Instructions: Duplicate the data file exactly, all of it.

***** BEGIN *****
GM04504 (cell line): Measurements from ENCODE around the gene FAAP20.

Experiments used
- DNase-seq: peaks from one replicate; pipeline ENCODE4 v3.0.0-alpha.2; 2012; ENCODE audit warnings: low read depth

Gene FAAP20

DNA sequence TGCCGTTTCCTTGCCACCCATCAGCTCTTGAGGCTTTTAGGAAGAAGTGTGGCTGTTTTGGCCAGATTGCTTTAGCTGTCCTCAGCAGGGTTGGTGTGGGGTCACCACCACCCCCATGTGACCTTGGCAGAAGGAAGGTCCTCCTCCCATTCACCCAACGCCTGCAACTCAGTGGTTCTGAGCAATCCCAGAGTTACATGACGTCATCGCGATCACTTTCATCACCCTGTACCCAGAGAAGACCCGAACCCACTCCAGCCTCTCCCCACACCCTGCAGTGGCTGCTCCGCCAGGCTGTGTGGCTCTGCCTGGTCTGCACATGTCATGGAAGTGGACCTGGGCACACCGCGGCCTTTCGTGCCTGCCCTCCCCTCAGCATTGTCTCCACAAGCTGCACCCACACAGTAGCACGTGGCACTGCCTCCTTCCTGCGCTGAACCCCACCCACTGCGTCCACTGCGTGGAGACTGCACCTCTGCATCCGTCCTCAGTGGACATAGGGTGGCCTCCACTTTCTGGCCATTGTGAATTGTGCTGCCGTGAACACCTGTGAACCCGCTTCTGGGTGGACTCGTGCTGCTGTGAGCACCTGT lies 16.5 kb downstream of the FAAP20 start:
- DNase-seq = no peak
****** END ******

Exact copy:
GM04504 (cell line): Measurements from ENCODE around the gene FAAP20.

Experiments used
- DNase-seq: peaks from one replicate; pipeline ENCODE4 v3.0.0-alpha.2; 2012; ENCODE audit warnings: low read depth

Gene FAAP20

DNA sequence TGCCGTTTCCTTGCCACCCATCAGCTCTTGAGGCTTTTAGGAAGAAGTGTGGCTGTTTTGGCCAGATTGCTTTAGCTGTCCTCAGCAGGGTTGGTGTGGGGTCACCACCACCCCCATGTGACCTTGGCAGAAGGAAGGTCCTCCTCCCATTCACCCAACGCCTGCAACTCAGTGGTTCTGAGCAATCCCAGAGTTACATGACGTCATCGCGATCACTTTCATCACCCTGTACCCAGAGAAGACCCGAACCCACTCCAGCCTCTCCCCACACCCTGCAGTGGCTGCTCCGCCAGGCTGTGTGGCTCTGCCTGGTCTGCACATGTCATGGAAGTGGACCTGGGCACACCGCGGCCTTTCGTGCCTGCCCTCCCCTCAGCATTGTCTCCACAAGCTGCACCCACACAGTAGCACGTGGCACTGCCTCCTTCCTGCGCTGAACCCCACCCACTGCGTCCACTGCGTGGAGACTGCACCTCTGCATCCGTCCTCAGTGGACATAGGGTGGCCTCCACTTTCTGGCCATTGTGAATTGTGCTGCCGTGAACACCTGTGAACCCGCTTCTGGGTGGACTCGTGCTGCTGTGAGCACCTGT lies 16.5 kb downstream of the FAAP20 start:
- DNase-seq = no peak